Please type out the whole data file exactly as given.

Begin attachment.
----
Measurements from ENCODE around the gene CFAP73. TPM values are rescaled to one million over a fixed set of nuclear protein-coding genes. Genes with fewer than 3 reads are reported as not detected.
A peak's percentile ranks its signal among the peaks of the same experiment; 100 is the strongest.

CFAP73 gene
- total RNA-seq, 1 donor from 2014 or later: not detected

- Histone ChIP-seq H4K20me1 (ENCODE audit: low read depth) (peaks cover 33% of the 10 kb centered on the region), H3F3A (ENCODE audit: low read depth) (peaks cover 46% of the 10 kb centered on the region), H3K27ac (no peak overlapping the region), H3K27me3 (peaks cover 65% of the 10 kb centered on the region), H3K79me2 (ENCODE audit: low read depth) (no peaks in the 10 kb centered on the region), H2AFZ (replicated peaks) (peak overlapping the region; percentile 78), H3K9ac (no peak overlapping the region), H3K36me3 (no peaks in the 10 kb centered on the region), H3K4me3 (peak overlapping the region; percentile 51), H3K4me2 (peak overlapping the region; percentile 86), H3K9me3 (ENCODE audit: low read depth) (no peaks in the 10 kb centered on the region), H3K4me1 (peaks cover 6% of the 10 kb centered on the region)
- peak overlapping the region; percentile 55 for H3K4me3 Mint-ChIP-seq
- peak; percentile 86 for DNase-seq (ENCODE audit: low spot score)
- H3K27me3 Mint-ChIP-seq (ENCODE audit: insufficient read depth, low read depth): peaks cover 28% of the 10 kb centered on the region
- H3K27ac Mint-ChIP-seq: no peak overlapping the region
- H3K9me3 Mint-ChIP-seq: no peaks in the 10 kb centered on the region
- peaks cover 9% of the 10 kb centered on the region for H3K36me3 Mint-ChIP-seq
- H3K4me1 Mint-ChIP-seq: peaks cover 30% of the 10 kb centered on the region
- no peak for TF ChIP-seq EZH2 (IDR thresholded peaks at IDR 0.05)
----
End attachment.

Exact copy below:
Measurements from ENCODE around the gene CFAP73. TPM values are rescaled to one million over a fixed set of nuclear protein-coding genes. Genes with fewer than 3 reads are reported as not detected.
A peak's percentile ranks its signal among the peaks of the same experiment; 100 is the strongest.

CFAP73 gene
- total RNA-seq, 1 donor from 2014 or later: not detected

- Histone ChIP-seq H4K20me1 (ENCODE audit: low read depth) (peaks cover 33% of the 10 kb centered on the region), H3F3A (ENCODE audit: low read depth) (peaks cover 46% of the 10 kb centered on the region), H3K27ac (no peak overlapping the region), H3K27me3 (peaks cover 65% of the 10 kb centered on the region), H3K79me2 (ENCODE audit: low read depth) (no peaks in the 10 kb centered on the region), H2AFZ (replicated peaks) (peak overlapping the region; percentile 78), H3K9ac (no peak overlapping the region), H3K36me3 (no peaks in the 10 kb centered on the region), H3K4me3 (peak overlapping the region; percentile 51), H3K4me2 (peak overlapping the region; percentile 86), H3K9me3 (ENCODE audit: low read depth) (no peaks in the 10 kb centered on the region), H3K4me1 (peaks cover 6% of the 10 kb centered on the region)
- peak overlapping the region; percentile 55 for H3K4me3 Mint-ChIP-seq
- peak; percentile 86 for DNase-seq (ENCODE audit: low spot score)
- H3K27me3 Mint-ChIP-seq (ENCODE audit: insufficient read depth, low read depth): peaks cover 28% of the 10 kb centered on the region
- H3K27ac Mint-ChIP-seq: no peak overlapping the region
- H3K9me3 Mint-ChIP-seq: no peaks in the 10 kb centered on the region
- peaks cover 9% of the 10 kb centered on the region for H3K36me3 Mint-ChIP-seq
- H3K4me1 Mint-ChIP-seq: peaks cover 30% of the 10 kb centered on the region
- no peak for TF ChIP-seq EZH2 (IDR thresholded peaks at IDR 0.05)